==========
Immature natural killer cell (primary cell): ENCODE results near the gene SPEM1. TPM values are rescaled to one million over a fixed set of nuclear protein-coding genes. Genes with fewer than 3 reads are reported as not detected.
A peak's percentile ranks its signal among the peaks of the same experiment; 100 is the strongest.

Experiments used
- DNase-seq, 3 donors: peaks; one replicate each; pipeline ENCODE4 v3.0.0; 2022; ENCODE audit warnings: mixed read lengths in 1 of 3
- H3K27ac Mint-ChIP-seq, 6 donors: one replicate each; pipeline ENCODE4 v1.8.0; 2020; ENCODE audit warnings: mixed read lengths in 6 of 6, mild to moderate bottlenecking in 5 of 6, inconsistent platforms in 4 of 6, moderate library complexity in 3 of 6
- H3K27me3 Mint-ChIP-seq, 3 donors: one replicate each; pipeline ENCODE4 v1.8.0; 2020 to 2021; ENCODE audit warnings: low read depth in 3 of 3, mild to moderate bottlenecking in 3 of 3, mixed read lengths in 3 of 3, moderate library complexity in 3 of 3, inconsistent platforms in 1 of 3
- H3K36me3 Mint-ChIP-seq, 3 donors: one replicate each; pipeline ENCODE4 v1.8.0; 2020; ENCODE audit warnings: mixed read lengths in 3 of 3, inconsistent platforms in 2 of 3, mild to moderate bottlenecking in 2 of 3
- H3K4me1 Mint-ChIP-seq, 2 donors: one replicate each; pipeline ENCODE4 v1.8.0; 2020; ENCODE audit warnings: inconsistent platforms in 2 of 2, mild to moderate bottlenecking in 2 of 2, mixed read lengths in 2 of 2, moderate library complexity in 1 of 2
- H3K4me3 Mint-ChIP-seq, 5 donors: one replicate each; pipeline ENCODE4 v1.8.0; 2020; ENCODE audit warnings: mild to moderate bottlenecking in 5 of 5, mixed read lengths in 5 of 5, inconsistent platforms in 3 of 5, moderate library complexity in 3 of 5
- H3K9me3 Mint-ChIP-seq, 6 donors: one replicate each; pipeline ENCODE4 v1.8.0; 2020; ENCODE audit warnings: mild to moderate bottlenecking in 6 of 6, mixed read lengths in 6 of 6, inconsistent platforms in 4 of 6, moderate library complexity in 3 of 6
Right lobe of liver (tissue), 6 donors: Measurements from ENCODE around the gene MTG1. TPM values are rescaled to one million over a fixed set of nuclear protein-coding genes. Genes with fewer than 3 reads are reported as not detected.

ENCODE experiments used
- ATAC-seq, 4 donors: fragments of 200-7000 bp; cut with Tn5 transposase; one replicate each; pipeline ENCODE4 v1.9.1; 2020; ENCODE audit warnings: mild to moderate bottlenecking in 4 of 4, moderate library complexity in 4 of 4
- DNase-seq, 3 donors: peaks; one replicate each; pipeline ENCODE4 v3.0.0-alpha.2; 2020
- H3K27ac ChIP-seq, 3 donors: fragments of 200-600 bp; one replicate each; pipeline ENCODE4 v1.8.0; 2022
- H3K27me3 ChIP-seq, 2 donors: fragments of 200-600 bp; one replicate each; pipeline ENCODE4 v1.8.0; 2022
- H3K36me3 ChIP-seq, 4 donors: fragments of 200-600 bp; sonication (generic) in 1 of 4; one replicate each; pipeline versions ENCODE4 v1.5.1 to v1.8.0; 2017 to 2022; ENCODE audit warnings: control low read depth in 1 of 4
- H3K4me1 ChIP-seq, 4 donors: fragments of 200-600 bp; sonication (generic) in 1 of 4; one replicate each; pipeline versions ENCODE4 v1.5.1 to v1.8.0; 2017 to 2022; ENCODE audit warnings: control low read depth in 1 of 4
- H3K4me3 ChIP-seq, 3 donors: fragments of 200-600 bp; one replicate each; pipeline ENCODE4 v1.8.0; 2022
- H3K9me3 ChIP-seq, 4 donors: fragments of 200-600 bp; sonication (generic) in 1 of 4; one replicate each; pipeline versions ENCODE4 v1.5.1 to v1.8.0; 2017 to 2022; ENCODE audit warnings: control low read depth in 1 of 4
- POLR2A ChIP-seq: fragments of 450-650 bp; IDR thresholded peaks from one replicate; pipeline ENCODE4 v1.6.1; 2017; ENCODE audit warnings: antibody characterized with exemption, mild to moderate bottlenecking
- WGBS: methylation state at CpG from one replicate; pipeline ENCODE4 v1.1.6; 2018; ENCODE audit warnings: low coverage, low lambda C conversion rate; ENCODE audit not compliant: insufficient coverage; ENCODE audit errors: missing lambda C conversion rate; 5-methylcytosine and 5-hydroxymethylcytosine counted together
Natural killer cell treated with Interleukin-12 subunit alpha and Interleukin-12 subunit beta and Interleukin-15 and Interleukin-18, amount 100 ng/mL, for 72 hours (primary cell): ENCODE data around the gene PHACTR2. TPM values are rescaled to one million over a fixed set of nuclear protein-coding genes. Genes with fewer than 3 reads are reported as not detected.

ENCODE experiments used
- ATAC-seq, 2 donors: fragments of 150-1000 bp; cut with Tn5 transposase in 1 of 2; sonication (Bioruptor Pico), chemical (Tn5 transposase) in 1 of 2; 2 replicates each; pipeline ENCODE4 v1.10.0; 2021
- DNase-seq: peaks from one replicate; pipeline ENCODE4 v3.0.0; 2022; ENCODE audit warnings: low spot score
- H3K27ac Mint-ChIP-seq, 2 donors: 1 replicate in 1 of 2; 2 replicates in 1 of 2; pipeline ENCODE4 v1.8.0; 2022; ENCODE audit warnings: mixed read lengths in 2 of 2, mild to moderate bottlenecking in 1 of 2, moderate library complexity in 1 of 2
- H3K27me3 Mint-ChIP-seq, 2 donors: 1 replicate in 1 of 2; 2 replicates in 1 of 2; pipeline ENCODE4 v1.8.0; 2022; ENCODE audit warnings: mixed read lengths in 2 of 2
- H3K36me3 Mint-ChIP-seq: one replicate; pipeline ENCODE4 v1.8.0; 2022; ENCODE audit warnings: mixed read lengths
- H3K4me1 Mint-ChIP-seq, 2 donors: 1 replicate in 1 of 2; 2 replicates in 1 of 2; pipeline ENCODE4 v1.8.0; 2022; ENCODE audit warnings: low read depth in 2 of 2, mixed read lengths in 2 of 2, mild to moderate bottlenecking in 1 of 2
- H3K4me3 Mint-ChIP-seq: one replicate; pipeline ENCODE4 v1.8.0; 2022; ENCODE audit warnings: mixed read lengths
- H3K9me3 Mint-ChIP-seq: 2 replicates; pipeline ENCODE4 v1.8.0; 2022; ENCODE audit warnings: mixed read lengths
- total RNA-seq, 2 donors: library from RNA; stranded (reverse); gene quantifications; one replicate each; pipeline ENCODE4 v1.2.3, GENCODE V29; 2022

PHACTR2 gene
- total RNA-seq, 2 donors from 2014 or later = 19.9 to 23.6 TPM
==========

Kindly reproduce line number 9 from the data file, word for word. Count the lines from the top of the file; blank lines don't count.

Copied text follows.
- H3K4me3 Mint-ChIP-seq, 5 donors: one replicate each; pipeline ENCODE4 v1.8.0; 2020; ENCODE audit warnings: mild to moderate bottlenecking in 5 of 5, mixed read lengths in 5 of 5, inconsistent platforms in 3 of 5, moderate library complexity in 3 of 5